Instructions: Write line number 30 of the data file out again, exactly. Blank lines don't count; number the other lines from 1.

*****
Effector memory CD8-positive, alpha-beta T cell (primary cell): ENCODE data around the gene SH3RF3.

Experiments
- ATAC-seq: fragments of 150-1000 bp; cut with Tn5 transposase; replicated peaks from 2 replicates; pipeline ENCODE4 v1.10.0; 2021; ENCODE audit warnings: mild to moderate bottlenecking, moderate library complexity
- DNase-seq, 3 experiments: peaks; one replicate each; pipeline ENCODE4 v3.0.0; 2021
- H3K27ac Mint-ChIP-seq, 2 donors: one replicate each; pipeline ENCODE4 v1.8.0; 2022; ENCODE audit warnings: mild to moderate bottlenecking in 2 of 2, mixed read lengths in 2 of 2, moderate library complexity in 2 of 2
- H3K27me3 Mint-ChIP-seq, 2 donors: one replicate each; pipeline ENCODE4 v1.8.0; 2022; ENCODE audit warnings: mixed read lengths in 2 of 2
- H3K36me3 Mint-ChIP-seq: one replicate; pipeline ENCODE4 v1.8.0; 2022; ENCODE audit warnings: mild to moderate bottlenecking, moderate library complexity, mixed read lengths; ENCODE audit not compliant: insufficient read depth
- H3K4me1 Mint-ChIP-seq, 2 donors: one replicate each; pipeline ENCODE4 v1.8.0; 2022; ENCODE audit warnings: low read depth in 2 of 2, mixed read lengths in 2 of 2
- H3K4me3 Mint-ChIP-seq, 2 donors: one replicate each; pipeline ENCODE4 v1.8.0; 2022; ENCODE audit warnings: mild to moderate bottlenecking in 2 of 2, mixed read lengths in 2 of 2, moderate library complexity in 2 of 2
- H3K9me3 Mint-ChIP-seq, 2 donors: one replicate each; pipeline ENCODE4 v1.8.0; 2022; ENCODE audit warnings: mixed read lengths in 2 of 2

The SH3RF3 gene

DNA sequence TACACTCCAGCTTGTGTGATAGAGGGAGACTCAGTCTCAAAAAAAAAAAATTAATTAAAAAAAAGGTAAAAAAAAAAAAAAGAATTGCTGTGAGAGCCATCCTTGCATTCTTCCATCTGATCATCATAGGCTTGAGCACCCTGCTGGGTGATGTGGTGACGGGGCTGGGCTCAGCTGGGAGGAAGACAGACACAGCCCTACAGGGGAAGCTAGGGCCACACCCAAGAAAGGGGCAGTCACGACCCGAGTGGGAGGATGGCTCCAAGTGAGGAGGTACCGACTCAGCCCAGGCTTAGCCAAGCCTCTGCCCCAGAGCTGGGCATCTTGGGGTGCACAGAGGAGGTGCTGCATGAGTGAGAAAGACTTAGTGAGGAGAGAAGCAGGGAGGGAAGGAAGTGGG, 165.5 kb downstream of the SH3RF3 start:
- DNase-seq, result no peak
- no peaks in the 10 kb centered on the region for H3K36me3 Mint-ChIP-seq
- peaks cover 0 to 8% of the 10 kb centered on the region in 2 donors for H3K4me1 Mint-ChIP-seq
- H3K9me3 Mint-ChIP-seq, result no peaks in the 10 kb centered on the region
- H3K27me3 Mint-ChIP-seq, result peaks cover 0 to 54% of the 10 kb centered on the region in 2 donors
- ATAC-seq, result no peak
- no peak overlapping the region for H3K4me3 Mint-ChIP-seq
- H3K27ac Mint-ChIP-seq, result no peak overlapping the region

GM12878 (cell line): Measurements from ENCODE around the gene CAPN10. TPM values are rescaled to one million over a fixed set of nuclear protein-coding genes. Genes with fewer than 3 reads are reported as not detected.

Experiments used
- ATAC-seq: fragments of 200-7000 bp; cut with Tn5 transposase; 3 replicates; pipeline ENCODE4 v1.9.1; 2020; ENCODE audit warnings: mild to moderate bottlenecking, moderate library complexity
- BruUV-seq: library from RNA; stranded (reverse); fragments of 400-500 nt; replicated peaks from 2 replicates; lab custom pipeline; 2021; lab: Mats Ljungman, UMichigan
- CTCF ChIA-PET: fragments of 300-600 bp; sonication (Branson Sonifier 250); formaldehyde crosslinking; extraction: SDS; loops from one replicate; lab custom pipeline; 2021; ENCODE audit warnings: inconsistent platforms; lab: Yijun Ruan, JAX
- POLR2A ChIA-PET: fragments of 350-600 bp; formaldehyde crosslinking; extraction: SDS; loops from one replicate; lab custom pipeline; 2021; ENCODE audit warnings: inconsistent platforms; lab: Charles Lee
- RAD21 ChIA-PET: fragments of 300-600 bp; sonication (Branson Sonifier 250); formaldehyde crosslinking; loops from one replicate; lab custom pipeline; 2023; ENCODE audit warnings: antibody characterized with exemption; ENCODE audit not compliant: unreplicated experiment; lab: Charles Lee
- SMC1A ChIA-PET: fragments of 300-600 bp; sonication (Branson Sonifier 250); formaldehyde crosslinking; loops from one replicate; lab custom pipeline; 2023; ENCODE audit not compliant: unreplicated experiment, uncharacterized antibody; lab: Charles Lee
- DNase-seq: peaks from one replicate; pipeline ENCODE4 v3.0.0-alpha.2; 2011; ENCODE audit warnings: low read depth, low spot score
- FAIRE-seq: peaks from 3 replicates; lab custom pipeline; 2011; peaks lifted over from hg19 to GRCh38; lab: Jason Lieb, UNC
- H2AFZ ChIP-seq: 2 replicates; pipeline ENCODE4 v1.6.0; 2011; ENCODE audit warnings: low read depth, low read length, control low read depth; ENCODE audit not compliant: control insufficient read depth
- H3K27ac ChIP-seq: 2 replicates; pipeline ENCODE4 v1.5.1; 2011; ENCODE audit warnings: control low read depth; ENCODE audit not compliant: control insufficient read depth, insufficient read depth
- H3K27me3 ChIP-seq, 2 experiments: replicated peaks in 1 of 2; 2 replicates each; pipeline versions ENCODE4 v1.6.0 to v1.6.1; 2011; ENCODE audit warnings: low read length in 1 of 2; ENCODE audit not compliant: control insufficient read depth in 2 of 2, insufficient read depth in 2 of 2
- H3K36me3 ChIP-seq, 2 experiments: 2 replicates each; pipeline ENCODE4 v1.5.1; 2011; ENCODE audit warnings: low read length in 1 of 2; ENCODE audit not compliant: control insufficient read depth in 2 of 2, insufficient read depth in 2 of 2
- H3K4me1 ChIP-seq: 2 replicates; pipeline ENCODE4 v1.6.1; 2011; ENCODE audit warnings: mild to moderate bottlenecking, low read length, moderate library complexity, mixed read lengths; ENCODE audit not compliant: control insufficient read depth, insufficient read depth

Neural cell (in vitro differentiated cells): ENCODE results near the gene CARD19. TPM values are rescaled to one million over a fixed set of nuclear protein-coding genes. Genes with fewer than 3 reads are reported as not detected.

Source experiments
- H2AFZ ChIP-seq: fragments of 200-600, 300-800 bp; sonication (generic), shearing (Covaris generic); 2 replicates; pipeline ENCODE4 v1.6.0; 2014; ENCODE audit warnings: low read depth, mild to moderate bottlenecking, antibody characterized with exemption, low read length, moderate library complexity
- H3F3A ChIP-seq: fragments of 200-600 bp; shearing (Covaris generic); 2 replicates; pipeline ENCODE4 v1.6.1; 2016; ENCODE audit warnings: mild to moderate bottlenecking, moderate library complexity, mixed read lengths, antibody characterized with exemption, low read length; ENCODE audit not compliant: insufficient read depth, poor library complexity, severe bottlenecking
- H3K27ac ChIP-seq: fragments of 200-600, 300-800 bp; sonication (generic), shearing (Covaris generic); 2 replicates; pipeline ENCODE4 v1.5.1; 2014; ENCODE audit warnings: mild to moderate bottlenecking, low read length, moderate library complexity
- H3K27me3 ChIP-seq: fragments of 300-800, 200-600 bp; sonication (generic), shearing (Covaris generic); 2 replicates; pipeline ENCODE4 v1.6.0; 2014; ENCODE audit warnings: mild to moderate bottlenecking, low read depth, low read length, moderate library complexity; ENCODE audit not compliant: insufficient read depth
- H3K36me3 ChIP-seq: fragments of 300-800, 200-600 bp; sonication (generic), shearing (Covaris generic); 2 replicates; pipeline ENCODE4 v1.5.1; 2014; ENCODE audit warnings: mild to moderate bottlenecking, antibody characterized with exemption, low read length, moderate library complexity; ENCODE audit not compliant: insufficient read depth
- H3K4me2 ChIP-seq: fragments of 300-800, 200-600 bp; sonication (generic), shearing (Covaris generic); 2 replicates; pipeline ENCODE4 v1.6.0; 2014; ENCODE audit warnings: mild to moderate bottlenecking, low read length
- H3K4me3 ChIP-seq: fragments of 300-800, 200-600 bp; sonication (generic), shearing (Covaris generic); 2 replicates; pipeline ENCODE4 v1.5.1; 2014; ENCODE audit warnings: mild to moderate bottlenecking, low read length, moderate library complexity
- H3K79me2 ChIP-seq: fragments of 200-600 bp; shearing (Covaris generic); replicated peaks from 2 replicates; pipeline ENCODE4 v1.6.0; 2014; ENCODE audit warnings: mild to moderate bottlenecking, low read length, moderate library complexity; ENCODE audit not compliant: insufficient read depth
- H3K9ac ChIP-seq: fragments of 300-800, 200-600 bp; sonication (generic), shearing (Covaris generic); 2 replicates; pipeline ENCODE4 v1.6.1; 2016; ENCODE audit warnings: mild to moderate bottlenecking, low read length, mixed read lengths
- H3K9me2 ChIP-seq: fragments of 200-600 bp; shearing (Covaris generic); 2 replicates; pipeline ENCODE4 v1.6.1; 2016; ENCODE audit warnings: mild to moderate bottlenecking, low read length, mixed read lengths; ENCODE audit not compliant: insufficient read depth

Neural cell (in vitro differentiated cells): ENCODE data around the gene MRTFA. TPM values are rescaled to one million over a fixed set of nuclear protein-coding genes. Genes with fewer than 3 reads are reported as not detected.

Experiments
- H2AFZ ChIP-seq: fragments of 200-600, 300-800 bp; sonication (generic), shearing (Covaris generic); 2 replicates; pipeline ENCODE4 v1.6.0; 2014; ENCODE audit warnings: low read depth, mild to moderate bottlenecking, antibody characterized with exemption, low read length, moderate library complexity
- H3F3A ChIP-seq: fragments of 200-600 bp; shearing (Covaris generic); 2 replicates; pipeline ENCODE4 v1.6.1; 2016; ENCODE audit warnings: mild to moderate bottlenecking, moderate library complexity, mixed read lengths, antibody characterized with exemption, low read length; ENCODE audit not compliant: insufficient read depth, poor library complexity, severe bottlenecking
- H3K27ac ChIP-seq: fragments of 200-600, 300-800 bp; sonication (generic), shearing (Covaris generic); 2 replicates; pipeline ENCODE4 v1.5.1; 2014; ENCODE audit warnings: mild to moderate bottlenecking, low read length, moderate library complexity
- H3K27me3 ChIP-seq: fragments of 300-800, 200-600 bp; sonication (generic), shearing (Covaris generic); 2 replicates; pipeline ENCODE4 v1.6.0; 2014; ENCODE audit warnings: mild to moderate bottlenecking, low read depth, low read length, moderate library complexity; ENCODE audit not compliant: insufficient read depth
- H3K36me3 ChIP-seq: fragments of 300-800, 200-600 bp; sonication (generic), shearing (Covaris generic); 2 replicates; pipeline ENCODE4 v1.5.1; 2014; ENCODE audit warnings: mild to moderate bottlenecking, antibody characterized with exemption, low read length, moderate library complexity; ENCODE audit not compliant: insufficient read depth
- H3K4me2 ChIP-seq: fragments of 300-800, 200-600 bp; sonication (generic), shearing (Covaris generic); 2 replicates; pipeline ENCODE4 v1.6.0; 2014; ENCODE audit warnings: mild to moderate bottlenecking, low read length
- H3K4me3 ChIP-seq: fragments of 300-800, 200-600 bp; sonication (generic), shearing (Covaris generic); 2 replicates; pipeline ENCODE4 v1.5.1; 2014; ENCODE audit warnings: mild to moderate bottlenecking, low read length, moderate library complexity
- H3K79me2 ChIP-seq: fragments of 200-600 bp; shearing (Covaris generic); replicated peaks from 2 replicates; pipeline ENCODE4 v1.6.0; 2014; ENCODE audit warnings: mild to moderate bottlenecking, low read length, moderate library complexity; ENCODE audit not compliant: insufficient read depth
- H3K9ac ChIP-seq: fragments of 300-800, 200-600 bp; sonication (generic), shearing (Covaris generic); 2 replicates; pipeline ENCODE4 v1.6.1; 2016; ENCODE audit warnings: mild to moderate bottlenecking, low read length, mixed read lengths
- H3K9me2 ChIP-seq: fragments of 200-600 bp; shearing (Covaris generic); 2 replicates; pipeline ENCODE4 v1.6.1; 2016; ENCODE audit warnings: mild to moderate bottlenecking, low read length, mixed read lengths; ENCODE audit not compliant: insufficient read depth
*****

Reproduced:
- FAIRE-seq: peaks from 3 replicates; lab custom pipeline; 2011; peaks lifted over from hg19 to GRCh38; lab: Jason Lieb, UNC